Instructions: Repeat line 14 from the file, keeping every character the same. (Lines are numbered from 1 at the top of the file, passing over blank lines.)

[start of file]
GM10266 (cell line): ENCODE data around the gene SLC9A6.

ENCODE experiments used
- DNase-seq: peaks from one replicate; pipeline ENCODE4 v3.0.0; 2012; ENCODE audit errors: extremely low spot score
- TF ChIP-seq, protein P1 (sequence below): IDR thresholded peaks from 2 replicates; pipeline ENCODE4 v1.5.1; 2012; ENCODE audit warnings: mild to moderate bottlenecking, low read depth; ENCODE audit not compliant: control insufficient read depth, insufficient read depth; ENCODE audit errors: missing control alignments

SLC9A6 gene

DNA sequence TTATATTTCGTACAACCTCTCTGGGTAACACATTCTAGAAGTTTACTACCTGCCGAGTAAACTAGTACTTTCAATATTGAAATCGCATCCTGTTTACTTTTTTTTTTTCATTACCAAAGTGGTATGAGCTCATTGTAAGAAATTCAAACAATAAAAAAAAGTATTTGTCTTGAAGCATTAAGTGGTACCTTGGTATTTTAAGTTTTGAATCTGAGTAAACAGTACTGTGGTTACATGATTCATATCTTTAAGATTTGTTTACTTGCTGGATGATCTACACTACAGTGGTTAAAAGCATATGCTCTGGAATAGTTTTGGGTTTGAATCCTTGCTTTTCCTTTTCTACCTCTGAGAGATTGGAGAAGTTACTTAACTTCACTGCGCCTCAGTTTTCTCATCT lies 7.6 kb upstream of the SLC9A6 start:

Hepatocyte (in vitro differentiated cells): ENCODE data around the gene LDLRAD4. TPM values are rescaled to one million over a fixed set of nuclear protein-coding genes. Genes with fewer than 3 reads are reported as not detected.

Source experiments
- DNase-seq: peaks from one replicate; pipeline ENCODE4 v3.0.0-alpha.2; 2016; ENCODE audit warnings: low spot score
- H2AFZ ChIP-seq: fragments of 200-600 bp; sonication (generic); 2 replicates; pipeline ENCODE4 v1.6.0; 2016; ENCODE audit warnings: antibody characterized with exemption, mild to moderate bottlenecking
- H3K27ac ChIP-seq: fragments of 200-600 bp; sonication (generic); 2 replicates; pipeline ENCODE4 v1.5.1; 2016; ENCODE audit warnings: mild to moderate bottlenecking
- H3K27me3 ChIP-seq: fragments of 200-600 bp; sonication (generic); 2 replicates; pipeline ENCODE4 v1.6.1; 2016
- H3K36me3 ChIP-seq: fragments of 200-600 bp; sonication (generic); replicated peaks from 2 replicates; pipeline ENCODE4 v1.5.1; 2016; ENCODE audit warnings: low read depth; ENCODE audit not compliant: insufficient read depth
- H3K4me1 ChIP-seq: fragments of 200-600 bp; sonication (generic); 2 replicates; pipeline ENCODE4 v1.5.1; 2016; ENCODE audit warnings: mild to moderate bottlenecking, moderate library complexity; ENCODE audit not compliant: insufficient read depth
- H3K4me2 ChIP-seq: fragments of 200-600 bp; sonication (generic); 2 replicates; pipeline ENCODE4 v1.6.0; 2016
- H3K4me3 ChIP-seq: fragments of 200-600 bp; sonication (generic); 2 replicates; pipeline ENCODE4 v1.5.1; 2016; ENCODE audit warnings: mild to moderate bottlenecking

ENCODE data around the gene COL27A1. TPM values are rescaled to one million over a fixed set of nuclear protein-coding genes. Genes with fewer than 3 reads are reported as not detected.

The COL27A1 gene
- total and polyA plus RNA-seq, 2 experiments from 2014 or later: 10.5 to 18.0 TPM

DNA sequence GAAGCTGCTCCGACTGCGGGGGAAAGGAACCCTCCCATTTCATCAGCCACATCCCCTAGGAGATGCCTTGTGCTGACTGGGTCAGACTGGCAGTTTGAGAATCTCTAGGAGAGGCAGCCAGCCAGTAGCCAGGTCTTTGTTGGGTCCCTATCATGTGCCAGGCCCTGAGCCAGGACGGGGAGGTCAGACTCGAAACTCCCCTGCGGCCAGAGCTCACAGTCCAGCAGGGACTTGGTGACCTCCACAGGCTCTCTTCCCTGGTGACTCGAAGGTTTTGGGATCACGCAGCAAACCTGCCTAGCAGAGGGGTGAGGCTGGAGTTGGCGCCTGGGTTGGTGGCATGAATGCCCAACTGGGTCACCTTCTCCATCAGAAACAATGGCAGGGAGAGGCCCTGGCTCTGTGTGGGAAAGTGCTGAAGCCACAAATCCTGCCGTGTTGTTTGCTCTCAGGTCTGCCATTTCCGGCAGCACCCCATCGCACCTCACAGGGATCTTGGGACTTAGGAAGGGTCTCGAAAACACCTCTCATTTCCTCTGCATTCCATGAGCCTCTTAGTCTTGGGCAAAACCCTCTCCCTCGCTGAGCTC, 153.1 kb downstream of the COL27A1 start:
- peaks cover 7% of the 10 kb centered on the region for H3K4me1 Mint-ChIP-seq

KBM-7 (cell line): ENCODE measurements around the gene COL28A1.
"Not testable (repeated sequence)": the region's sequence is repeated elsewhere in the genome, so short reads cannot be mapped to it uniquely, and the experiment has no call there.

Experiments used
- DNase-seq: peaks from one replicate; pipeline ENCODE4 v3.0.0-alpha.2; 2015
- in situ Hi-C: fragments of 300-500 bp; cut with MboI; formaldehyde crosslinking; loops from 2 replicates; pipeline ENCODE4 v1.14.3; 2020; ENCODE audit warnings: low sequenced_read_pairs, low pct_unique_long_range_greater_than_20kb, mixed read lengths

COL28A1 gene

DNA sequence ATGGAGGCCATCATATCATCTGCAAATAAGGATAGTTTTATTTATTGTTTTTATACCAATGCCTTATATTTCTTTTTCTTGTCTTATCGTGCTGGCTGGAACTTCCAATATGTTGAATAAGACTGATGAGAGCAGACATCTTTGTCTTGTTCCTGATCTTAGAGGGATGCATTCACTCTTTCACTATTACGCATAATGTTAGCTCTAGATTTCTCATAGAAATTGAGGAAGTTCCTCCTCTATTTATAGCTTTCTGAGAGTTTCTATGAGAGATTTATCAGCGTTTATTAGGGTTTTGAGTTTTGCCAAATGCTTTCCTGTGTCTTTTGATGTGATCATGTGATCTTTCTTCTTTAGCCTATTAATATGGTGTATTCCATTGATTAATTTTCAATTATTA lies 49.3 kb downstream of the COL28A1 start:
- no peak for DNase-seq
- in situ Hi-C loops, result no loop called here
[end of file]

- H3K4me1 ChIP-seq: fragments of 200-600 bp; sonication (generic); 2 replicates; pipeline ENCODE4 v1.5.1; 2016; ENCODE audit warnings: mild to moderate bottlenecking, moderate library complexity; ENCODE audit not compliant: insufficient read depth